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Sometimes it can help us to cope with the many challenges of recovery to view it as a journey, an evolution, and a spiritual test. We’re being tested mentally, emotionally, physically and spiritually. Our willpower, resilience and inner strength are all being tested. How well we succeed has a lot to do with how much we believe in ourselves, how strong our faith in ourselves is, and how well that faith can withstand the many attacks on it. Perhaps the greatest element we can use to our advantage throughout this spiritual test is our internal connection with ourselves.

Viewing our recovery as a spiritual test allows us to shift our perspective and see things differently, to help ourselves heal and make things easier and more positive for us. Sometimes as we’re recovering, we can feel consumed with anxiety, worry and self-doubt, pessimism, negativity and insecurity. We don’t know if we’re strong enough or resilient enough to make it through the many challenges that will arise. We don’t know if we have enough willpower. At the root of all of these feelings is our fear. We’re afraid of relapsing, of falling back into old habits, patterns and lifestyles. We’re afraid of causing ourselves and our loved ones even more pain than we already have. We’re afraid recovery isn’t possible for us after all. We’re afraid we’ll never be able to quit, and that we’ll never be happy. We’re afraid we’re not good enough. When we see all of these fear-based emotions as part of our spiritual test, we can approach them with more tenacity and more courage, because we know they’re testing us and strengthening us in the process. Every difficult emotion we feel makes us a little bit stronger. We start to have more patience with ourselves as we move forward. We become more compassionate and understanding with ourselves. We feel less afraid, less anxious and less worried because we feel like this is all part of the divine plan of our healing transformation.

Just as we feel our emotions are part of the spiritual test of our evolution, we also realize that all of our difficult experiences have been as well. Everything painful we’ve been through, every time we’ve relapsed, every time we’ve felt pain, we were being strengthened. We were being prepared for the journey ahead. We were being taught valuable lessons. We were gaining tremendous wisdom. We were learning skills that would equip us to better handle our difficult thoughts, feelings and experiences.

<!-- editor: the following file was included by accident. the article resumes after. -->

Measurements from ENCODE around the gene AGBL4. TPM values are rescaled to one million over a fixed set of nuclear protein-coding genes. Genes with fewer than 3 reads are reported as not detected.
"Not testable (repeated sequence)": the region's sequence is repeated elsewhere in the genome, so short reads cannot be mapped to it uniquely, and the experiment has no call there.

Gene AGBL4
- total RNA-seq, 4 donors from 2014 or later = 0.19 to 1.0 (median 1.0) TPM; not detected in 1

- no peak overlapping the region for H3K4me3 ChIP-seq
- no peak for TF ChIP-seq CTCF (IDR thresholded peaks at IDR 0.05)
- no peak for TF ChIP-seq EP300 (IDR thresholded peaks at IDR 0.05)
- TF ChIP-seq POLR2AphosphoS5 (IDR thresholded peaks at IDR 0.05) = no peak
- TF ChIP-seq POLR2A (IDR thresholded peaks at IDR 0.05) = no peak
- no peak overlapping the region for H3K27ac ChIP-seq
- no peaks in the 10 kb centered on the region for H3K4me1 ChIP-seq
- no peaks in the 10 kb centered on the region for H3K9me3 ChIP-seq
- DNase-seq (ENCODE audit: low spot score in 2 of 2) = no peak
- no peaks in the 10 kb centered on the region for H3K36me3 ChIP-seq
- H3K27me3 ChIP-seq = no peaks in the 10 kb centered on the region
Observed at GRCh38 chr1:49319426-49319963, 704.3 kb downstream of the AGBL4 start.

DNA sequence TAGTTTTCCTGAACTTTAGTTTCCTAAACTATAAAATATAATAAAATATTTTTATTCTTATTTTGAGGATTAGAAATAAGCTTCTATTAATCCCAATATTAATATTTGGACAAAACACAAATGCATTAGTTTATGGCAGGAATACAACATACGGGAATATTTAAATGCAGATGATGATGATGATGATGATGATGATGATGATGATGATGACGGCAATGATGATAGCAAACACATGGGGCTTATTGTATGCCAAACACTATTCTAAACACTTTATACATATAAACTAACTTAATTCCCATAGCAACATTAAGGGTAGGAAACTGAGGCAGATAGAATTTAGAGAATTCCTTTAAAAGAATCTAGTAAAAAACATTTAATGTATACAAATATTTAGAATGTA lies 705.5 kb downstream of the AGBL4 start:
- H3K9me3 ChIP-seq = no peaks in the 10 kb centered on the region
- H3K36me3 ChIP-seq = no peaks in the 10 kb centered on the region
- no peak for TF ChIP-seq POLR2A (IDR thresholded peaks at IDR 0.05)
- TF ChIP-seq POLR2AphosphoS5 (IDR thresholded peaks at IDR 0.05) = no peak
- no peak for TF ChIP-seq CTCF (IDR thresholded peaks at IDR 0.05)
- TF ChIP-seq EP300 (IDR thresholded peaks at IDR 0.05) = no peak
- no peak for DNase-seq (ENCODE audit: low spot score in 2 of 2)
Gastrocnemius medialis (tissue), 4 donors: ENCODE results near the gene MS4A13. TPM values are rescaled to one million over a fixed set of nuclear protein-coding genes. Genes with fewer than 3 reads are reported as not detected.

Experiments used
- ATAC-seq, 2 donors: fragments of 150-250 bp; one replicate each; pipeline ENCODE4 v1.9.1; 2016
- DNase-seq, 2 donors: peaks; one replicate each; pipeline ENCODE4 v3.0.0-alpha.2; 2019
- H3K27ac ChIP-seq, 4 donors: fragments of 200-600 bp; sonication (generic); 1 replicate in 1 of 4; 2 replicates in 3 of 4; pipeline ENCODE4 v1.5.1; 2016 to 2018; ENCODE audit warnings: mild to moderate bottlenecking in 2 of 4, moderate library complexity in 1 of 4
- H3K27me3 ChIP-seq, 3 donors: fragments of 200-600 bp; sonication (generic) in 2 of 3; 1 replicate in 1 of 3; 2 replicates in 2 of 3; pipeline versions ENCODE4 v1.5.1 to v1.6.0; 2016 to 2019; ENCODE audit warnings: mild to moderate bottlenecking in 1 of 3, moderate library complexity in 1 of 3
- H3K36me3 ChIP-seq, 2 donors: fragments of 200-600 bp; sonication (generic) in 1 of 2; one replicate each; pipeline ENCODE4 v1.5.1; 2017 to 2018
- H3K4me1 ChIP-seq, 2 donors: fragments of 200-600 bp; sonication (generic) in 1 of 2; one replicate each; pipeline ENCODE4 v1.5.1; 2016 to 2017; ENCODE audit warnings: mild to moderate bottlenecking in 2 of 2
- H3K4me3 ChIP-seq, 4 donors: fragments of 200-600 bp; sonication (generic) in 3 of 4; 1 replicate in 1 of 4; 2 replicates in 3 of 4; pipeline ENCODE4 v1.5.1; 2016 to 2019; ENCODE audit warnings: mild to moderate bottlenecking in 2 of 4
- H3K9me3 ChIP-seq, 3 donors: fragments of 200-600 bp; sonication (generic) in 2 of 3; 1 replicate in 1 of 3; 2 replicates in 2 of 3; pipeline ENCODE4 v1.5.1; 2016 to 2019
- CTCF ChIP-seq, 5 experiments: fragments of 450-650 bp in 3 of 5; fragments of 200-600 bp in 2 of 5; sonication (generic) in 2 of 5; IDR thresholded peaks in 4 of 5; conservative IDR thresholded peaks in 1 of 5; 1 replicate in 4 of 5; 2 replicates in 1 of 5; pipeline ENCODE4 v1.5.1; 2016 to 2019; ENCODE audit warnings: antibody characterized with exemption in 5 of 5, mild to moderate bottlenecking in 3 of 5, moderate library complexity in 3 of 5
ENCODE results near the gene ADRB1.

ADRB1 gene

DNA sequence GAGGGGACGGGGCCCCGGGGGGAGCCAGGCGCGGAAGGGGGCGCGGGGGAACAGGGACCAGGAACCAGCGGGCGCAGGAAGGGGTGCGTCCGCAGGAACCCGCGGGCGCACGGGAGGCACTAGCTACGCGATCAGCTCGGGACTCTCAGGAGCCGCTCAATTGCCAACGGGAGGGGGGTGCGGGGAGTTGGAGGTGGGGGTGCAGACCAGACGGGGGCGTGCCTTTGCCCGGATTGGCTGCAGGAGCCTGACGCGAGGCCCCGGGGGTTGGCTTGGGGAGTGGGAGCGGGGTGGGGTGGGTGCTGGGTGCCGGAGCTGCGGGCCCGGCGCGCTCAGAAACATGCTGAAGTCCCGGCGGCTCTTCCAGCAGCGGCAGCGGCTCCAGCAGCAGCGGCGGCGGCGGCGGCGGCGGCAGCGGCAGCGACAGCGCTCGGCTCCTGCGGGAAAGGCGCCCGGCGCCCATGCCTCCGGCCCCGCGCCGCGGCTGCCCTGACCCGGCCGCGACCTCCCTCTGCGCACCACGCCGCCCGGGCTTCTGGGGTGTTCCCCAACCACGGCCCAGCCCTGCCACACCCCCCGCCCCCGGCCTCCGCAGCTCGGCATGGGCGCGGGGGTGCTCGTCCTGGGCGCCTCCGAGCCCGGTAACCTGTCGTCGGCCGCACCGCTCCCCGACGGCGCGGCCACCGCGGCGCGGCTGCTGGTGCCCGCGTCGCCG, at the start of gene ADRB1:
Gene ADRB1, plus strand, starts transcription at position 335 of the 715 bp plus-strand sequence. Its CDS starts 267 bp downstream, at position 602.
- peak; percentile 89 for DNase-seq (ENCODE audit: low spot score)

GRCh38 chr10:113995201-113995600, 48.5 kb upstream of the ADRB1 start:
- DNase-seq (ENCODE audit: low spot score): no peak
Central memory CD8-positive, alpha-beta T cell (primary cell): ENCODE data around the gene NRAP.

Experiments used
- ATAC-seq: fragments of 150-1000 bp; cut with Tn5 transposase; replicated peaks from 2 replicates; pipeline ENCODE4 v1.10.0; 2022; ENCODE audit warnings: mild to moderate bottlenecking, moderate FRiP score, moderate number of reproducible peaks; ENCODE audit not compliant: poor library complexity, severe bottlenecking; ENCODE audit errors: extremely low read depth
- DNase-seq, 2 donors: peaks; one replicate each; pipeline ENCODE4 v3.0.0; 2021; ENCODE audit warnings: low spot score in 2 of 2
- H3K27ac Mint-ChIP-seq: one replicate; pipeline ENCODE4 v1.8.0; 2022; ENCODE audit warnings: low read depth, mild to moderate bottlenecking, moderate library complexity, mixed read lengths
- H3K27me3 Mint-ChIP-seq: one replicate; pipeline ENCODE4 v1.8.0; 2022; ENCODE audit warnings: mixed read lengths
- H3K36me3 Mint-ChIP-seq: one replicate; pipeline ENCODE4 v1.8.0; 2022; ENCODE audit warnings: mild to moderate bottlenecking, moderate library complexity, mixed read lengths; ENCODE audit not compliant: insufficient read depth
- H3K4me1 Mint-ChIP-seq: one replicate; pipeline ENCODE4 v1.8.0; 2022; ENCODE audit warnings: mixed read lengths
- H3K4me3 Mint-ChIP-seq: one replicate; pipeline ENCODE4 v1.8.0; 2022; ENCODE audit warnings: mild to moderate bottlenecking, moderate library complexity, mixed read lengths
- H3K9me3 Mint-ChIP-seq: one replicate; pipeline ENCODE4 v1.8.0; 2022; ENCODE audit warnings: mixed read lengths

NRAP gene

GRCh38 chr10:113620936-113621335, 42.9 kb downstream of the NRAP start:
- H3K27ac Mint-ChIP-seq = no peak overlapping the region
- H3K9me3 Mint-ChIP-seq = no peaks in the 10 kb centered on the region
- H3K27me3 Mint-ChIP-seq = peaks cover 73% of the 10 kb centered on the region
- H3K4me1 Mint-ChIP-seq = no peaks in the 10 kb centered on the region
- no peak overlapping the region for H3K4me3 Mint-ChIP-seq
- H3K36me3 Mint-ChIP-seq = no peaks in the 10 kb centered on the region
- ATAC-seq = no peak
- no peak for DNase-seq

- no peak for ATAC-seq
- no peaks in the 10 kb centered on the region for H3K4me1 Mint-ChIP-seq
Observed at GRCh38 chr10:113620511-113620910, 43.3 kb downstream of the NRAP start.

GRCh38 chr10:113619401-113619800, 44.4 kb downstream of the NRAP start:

The perspective change we undergo when we start seeing our recovery as a spiritual test allows us to start asking ourselves different questions. Instead of asking ourselves why we had to go through this horrible experience, we ask ourselves what it was meant to teach us, what we stand to learn, how we can use the experience to help ourselves and others moving forward. We ask how we’ve been better prepared for the future, what experiences will now be easier and what emotions less burdensome now that we’ve been strengthened in these ways.

Some of the most difficult emotions we’ve felt throughout our struggles with addiction are the disappointment and shame we’ve felt. We grapple with these emotions and all of the pain and discomfort they bring. They make us feel deeply sad, anxious, overwhelmed and lost. We feel alone in our pain. We feel confused as to why we made the choices we did, why we allowed ourselves to fall so far. We’ve let ourselves and others down. We’ve hurt people and caused ourselves and everyone around us considerable suffering. We’ve fallen short of our expectations and those that other people held for us. We haven’t fulfilled the intentions we’ve set for ourselves or reached the goals we’ve outlined. When we understand that these feelings are all part of our spiritual test, we start to see the deeper meaning and purpose behind them. We see that they our disappointment is actually teaching us how to have unconditional self-love and self-acceptance. We discover that our shame is teaching us how to have forgiveness, both for ourselves and for other people. We start to see that making mistakes, committing wrongdoings, and doing things we’re ashamed of are part of human nature. No one is immune from feeling disappointment, guilt or shame. We all have things we regret. We all have things we might wish we could take back or do differently. We see the commonalities in the human experience, the ties that bind us together, the fact that we’re all actually much more similar than we are different. We start to have more empathy for other people, whose mistakes we might have previously judged or criticized. We have higher understanding. We feel more enlightened and closer to our higher power, because now we’re viewing things the way it sees us as spiritual beings – flawed but inherently worthy.

The spiritual test of our recovery asks us to deepen our connection with ourselves, our spirits and our higher power. It asks that we have more faith in ourselves and in the recovery process, and stop doubting ourselves and our recovery at every turn. It asks that we develop our compassion for other people, and that we grow in our understanding of people’s struggles and afflictions. Seeing our recovery as a spiritual test enables us to feel more at peace and more empowered as we work to heal, and this unshakeable faith we develop in ourselves is sometimes all we need.

Riverside Recovery is a drug and alcohol treatment center offering a full continuum of care for people suffering from addiction and co-occurring mental health disorders. We understand the emotional challenges of addiction recovery and are here to support you. Call us today for more information: (800) 871-5440.